Carpathian - Name

Name

The name "Carpathian" may have been derived from Carpi, a Dacian tribe. According to Zosimus, this tribe lived until 381 on the eastern Carpathian slopes. The word could come from an indo-European word meaning "rock". In the Thracian Greek Καρπάτῆς όρος (Karpates oros), means "rocky mountain",

The range is called Karpaty in Czech, Polish, Russian, Slovak and Ukrainian, Carpați in Romanian, Karpaten in German and Dutch, Kárpátok in Hungarian and Karpati (Карпати) in Bulgarian and Serbian.

The name Carpates may ultimately be from the Proto Indo-European root *sker-/*ker-, from which comes the Albanian word kar (rock), and the Slavic word skála (rock, cliff), perhaps via a Dacian cognate which meant mountain, rock, or rugged (cf. Germanic root *skerp-, Old Norse harfr "harrow", Middle Low German scharf "potsherd" and Modern High German Scherbe "shard", Old English scearp and English sharp, Lithuanian kar~pas "cut, hack, notch", Latvian cìrpt "to shear, clip"). The archaic Polish word karpa meant "rugged irregularities, underwater obstacles/rocks, rugged roots or trunks". The more common word skarpa means a sharp cliff or other vertical terrain. Otherwise, the name may instead come from Indo-European *kwerp "to turn", akin to Old English hweorfan "to turn, change" (English warp) and Greek καρπός karpós "wrist", perhaps referring to the way the mountain range bends or veers in an L-shape.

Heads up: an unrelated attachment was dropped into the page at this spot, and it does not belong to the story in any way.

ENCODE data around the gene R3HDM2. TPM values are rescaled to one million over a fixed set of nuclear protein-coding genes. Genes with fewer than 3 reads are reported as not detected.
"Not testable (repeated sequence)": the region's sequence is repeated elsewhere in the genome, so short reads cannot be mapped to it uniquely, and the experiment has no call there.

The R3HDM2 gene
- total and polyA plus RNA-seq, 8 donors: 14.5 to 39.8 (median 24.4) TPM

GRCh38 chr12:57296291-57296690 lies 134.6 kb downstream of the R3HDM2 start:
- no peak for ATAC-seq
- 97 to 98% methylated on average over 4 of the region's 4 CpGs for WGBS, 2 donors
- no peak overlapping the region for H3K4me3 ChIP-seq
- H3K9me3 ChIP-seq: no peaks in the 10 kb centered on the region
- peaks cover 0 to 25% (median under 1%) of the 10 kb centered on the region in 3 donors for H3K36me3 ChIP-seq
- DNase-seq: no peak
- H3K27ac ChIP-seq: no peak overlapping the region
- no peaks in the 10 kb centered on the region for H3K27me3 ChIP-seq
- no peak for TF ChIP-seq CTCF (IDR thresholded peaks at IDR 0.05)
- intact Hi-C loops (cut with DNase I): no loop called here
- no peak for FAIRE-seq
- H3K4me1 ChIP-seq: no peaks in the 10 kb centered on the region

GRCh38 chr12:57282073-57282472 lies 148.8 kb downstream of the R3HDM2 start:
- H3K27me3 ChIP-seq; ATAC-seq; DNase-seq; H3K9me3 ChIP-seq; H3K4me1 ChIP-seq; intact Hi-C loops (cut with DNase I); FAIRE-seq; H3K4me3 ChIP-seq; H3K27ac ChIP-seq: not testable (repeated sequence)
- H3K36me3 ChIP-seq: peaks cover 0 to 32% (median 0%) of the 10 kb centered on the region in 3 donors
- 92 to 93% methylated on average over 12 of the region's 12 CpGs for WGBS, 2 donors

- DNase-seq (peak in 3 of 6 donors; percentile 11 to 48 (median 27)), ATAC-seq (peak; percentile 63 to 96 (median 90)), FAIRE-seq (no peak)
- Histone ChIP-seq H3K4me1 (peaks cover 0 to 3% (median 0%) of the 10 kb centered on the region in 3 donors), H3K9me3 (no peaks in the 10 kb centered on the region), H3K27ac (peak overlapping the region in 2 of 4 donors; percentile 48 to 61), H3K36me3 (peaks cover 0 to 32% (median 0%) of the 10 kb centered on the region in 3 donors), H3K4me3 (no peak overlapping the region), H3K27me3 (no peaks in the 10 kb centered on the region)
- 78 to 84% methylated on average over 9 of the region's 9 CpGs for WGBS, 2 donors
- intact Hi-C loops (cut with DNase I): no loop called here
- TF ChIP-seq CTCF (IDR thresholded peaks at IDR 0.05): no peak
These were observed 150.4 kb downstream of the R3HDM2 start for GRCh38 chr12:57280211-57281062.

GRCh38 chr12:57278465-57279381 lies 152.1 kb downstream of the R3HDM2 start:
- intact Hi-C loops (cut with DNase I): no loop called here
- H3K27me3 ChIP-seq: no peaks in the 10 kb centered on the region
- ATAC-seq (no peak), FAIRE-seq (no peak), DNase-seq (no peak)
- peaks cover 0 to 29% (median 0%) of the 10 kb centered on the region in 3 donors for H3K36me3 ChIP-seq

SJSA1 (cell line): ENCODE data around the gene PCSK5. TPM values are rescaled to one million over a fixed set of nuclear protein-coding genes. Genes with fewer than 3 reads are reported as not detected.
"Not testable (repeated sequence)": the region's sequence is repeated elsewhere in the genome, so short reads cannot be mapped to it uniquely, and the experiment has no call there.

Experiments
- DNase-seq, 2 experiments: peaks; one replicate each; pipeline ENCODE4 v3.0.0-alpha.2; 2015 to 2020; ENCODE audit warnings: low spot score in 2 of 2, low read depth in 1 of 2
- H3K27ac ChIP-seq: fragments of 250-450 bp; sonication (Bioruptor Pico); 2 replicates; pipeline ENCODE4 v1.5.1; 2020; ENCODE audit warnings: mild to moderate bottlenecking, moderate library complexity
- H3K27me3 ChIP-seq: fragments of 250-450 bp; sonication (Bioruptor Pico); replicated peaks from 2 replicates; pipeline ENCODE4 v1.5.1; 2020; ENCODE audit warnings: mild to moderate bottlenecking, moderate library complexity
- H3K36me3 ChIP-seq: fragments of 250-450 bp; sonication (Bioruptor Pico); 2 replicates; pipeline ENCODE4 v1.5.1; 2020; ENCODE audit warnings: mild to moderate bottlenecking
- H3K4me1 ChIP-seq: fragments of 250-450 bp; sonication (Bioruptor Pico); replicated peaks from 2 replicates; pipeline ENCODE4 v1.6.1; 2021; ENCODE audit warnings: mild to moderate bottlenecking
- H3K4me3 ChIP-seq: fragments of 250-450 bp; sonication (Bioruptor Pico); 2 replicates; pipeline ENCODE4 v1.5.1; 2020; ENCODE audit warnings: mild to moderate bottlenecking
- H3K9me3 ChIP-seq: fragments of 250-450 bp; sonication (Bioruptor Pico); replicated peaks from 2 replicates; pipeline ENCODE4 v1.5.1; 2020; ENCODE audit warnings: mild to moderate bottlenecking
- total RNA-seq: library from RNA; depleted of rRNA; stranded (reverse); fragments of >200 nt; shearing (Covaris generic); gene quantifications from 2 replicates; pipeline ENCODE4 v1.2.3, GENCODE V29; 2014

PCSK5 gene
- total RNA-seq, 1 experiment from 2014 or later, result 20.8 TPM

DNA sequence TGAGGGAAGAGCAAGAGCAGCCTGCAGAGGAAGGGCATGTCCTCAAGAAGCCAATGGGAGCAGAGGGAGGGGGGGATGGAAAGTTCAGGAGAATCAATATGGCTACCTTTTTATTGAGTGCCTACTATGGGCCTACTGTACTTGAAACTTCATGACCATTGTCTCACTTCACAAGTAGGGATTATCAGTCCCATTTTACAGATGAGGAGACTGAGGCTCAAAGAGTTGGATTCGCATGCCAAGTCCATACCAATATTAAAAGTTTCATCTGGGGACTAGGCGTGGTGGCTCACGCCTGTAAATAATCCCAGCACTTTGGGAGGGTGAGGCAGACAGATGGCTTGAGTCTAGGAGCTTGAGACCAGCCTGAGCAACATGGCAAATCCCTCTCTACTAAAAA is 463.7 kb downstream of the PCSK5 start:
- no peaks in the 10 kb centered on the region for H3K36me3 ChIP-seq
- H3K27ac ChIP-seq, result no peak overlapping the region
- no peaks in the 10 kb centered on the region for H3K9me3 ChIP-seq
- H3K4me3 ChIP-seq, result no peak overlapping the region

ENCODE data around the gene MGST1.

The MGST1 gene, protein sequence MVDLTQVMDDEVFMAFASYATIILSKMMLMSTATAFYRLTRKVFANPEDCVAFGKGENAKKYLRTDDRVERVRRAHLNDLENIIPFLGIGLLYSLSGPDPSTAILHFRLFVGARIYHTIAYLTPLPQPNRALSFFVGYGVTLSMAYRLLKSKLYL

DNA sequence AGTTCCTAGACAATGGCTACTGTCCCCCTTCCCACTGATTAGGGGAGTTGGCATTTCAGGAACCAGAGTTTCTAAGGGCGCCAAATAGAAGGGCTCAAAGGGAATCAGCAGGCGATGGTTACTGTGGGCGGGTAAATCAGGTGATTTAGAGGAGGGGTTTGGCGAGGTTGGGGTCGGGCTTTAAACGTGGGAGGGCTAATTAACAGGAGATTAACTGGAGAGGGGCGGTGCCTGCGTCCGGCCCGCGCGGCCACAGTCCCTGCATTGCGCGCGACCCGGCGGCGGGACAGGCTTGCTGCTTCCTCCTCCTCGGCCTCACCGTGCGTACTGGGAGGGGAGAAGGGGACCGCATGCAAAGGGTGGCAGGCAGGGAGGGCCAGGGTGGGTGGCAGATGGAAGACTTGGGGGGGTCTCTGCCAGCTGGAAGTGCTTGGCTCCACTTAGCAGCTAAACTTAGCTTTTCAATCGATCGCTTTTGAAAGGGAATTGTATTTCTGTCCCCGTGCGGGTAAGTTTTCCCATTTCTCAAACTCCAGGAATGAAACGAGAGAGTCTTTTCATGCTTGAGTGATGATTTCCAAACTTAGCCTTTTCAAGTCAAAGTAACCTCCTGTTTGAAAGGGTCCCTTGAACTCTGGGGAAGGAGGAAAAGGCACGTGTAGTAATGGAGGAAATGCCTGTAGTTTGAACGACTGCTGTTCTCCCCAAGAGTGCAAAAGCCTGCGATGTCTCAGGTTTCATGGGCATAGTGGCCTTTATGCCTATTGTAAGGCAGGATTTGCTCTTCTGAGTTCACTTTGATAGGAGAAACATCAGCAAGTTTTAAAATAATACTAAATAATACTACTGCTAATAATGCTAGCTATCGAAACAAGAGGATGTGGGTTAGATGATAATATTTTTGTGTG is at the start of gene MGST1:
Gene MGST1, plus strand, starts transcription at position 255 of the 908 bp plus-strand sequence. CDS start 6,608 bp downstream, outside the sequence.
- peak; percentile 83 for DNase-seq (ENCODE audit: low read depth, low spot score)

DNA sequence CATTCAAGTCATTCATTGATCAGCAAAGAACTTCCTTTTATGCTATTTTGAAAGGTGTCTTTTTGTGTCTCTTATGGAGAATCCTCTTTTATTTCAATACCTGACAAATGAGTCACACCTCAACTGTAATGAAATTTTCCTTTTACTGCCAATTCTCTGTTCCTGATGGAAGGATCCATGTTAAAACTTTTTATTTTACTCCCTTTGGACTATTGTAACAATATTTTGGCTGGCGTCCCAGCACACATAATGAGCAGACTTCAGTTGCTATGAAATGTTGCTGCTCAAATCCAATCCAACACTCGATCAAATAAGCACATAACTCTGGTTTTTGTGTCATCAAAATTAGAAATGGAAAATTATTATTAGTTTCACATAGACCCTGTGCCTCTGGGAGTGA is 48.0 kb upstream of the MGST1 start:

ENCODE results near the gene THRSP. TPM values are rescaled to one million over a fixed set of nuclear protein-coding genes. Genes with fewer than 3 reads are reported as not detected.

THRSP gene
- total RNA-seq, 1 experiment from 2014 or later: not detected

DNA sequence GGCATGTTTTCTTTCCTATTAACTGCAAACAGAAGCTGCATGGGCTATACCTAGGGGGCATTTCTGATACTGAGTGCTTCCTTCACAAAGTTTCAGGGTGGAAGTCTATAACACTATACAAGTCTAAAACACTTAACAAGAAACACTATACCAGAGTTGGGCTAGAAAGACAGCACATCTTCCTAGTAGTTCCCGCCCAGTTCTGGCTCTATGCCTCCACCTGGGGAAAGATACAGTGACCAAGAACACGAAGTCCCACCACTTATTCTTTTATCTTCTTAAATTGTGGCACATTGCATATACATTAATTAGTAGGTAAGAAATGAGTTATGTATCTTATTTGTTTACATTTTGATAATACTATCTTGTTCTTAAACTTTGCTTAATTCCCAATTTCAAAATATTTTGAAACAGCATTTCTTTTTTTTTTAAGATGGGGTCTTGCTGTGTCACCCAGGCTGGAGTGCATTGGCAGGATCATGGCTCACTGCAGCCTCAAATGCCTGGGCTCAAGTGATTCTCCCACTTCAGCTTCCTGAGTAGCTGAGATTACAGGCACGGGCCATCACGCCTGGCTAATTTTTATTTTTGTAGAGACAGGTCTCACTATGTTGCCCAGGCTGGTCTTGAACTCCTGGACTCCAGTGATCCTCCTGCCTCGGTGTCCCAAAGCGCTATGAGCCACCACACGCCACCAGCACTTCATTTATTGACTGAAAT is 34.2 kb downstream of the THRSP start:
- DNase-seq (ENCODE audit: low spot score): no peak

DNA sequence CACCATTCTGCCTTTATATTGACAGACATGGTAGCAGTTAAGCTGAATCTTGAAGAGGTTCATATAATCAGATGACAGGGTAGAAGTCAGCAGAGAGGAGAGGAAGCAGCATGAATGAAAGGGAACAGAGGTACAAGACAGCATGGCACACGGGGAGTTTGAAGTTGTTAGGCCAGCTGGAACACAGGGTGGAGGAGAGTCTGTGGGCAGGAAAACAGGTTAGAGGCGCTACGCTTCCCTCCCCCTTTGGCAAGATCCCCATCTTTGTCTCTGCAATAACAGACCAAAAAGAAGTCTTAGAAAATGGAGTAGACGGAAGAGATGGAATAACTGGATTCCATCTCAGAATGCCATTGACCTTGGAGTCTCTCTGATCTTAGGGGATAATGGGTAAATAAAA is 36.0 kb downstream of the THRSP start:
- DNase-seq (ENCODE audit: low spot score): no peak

In late Roman documents, the Eastern Carpathian Mountains were referred to as Montes Sarmatici (meaning Sarmatian Mountains). The Western Carpathians were called Carpates, a name that is first recorded in Ptolemy's Geographia (2nd century AD).

In the Scandinavian Hervarar saga, which describes ancient Germanic legends about battles between Goths and Huns, the name Karpates appears in the predictable Germanic form as Harvaða fjöllum (see Grimm's law).

Thirteenth to 15th century Hungarian documents named the mountains Thorchal, Tarczal or less frequently Montes Nivium.

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